WordPress tags and categories used to be stored in separate tables in the WordPress MySQL database. With the changes in how content is categorized and cataloged in WordPress, categories and tags are now in the same database table. By default, MySQL will not allow you to use the same names in a single table so it adds a dash two to the name.

You don’t want your category permalinks to feature a dash two, right? How do you fix this?

The easiest method for fixing the number in your category permalink works for both WordPress.com and self-hosted versions of WordPress:

  1. Go to Tools > Import > Convert Tags to Categories.
  2. Follow the instructions above to convert tags to categories.
  3. Go to Posts > Categories and update the converted category to the proper capitalization and add a category description.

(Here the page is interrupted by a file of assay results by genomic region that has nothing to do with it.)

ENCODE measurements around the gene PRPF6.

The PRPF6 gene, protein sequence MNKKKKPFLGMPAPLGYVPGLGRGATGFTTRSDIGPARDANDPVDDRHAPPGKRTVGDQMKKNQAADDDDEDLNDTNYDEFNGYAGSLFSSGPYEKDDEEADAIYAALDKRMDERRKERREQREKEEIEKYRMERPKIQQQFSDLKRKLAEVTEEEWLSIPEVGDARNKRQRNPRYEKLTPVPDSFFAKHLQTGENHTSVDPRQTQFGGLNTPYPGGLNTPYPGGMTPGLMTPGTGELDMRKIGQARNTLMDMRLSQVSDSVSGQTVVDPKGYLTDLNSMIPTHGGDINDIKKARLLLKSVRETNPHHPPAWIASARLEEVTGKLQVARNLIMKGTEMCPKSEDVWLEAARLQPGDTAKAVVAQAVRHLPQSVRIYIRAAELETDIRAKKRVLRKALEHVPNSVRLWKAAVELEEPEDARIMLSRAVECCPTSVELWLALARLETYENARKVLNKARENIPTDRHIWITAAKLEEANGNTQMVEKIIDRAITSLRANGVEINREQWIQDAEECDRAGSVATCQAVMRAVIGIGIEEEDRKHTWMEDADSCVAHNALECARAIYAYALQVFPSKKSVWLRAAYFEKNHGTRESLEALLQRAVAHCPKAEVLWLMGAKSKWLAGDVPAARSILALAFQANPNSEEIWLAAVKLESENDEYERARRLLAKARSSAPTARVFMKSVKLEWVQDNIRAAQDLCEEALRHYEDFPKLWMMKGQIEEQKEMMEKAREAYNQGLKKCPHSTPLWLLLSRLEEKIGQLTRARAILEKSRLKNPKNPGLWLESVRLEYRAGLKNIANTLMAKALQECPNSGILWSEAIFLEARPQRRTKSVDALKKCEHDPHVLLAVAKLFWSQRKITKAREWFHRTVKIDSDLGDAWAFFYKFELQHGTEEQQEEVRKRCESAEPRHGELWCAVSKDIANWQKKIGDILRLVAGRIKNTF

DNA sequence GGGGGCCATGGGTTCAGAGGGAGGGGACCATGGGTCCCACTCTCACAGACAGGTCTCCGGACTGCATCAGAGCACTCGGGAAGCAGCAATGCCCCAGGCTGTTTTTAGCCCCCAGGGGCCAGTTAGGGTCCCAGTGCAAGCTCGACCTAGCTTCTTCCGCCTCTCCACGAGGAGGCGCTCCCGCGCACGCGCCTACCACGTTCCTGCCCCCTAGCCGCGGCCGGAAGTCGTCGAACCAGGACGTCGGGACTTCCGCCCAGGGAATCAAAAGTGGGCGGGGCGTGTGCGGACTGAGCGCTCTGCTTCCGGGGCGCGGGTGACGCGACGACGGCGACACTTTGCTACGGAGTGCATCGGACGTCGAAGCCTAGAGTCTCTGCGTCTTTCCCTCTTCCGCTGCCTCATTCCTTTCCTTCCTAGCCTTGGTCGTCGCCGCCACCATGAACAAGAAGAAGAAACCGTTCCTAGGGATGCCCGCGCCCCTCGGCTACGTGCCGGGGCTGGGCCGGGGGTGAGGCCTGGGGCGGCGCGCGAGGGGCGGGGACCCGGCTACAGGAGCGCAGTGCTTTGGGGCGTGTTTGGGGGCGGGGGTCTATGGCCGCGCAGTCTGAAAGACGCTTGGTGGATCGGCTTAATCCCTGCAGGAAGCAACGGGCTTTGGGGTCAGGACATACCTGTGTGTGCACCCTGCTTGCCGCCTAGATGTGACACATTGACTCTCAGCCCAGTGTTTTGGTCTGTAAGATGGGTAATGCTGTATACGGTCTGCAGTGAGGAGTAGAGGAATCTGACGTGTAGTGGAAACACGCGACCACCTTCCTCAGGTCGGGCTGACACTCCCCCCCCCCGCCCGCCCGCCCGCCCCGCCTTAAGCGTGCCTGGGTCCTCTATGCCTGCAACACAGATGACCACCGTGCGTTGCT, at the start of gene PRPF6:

4. You will find that the category already has posts. They were automatically added to the category upon conversion. If you do not wish them to be in that category, edit them manually to uncheck that category.
  5. Go to the Posts management panel and use the Bulk Edit feature of WordPress to add the category to the posts you wish to be in that category in addition to the ones that were automatically converted.
  6. Go to Posts > Categories and delete the dash two category.

Self-hosted WordPress users may also use the Bulk Move WordPress Plugin to move posts into the new category.

The dash two permalink issue on categories (and tags) may also be fixed directly within the WordPress database with the search and replace option.

I Cannot Change or Edit a Category

If you cannot make changes to a category, it is likely it is set as the default category. It usually appears without a checkbox next to it in the Category panel list.

See the instructions on changing the default category in WordPress.

That’s a Lot on WordPress Categories